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Thursday, August 05, 2021

Punjab seeks to bring 10 lakh hectares under direct seeding, one quarter of target achieved

Paddy (non-Basmati) sowing will continue till July first week as several short varieties with high yield potential are available to farmers now.

Written by Anju Agnihotri Chaba | Jalandhar |
June 24, 2021 5:07:01 am
Punjab seeks to bring 10 lakh hectares under direct seeding, one quarter of target achievedThe state agriculture department plans to bring around 1 million hectares under DSR this year. (File)

AFTER GETTING good results from ‘Direct Seeding of Rice’ (DSR) last year, Punjab farmers are adopting this technique this year too, and may bring large areas under it if initial trends are taken into account. The state agriculture department plans to bring around 1 million hectares under DSR this year — a huge target to achieve, and double the area that came under DSR last year.

Though the chief agricultural officers of various districts of the state say that due to availability of migrant labourers for paddy transplanting this year, DSR is being used a little less as compared to last year. However, until June 14, 2.23 lakh hectares (around 5.51 lakh acres) area has already been covered under DSR in the state this year. Last year too, by this time, almost the same area had been brought under DSR, which had finally covered over 5 lakh hectares.

Paddy (non-Basmati) sowing will continue till July first week as several short varieties with high yield potential are available to farmers now. Following this, Basmati sowing will start, which will continue till July-end. Several farmers adopt DSR technique for Basmati sowing too.

Area covered under DSR is being recorded by the Punjab agriculture department through satellite, with the help of Punjab Remote Sensing Centre (PRSC), Ludhiana.

The state also achieved the highest productivity of paddy last year in its history with 6631 kg per hectare. “After getting huge area under DSR last year, if the state’s paddy productivity increased, that means that DSR, if adopted properly under the guidance of agriculture experts, it will not only provide at par or even more yield to farmers against the traditional method of paddy transplanting, but also save a huge amount of groundwater,” said an agricultural expert.

Last year, 31.49 lakh hectares were under rice cultivation, which included 4.06 lakh hectares Basmati and 27.43 lakh hectares under paddy (non-Basmati), out of which over 5 lakh (16 per cent) hectares was under DSR.

Last year too, DSR area as recorded by PRSC was over 5 lakh hectares, not only an all-time high in the state but also much higher than the decade’s total area under DSR. From 2010 to 2019, only around 3,87,000 hectares (95,580 acres) area could be brought under DSR.

Punjab Agriculture University (PAU) experts said that around 6,000 machines were available in Punjab and a couple of 100 each of Happy Seeder machines, which are mainly used to sow wheat, and PAU developed Lucky seeder machines, which are mainly used to sow wheat, are also used after modification.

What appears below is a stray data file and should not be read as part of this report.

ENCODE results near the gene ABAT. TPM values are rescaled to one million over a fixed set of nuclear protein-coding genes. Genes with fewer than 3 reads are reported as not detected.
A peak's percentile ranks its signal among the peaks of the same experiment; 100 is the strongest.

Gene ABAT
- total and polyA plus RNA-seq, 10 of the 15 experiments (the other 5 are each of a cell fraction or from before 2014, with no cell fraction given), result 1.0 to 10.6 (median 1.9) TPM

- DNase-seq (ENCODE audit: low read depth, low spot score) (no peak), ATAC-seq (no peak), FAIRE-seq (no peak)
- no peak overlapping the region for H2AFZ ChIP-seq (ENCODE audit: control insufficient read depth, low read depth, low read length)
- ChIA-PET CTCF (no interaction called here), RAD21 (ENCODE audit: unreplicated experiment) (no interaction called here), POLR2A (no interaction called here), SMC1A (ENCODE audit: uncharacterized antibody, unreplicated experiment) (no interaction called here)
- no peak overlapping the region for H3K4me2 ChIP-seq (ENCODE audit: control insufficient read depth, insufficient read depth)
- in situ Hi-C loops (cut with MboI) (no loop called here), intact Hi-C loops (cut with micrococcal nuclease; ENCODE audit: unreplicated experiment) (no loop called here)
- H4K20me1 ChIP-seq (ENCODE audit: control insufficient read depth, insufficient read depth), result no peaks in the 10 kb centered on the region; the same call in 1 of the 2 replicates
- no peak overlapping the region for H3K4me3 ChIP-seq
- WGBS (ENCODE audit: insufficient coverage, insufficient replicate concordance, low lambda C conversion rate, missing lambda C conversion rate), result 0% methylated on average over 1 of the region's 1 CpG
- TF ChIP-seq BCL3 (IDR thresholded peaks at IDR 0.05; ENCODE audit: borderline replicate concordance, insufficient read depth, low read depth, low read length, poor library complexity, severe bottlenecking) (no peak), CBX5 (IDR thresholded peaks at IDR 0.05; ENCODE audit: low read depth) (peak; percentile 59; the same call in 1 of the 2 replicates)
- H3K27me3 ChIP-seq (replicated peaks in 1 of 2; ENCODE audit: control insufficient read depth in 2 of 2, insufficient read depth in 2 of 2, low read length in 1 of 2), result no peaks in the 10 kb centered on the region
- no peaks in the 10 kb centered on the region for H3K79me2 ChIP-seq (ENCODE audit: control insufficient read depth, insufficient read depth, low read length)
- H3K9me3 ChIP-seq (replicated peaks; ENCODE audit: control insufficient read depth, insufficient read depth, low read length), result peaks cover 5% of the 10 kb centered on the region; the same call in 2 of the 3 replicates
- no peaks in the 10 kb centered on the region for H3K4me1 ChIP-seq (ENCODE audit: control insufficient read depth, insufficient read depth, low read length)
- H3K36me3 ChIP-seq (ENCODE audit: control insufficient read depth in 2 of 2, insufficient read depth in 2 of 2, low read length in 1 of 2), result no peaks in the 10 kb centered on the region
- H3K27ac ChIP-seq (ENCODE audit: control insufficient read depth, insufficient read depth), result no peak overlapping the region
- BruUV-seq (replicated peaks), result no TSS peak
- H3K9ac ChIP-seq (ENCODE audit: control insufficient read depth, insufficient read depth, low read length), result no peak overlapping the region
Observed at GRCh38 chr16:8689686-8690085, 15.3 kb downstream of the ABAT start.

DSR is recommended in medium to heavy textured soil like sandy loam, clay loam, silt loam, and loam, and Punjab has 87 per cent soil of these types.

Punjab Agriculture University (PAU), Ludhiana, had recommended the DSR technique in the state, with effect from June 1 in ‘tar wattar’ conditions – that is in fields that have high moisture content without any additional expenditure, which results in saving groundwater and therefore reduced power consumption.

Dr Balwinder Singh Sidhu, agriculture commissioner of Punjab, had said recently that this time, over 1,000 camps have been organised in a cluster of five villages each across the paddy transplanting districts of the state to train and educate farmers in the DSR technique.

DSR was recommended in the state in 2010 but only a handful of progressive farmers had adopted this technique for the first four years. Then some more farmers came forward and showed interest, but again they lost interest in it because of lack of proper knowhow and problem of weeds. But now, a large number of camps are being organised at the village level to make farmers aware of how, when and in which soil it should be adopted and availability of effective weedicides in the market.

In normal transplanting, farmers prepare nurseries which are then uprooted and replanted 25-35 days later in the main “puddled” field by 3-4 labourers. In the first 3-4 weeks after transplanting, the plants have to be irrigated almost daily (if there are no rains) to ensure water depth of 4-5 cm. Even for the next 4-5 weeks, when the crop is in the tillering (stem development) stage, farmers continue to irrigate every 2-3 days. Water prevents the growth of weeds by denying them oxygen in the submerged stage. Water, in other words, acts as an herbicide for paddy.

In DSR, paddy seeds are directly drilled into the field by a tractor-powered DSR machine. Here water is replaced by real chemical herbicides and it does not need flood irrigation, and the first irrigation is done 21 days after sowing.

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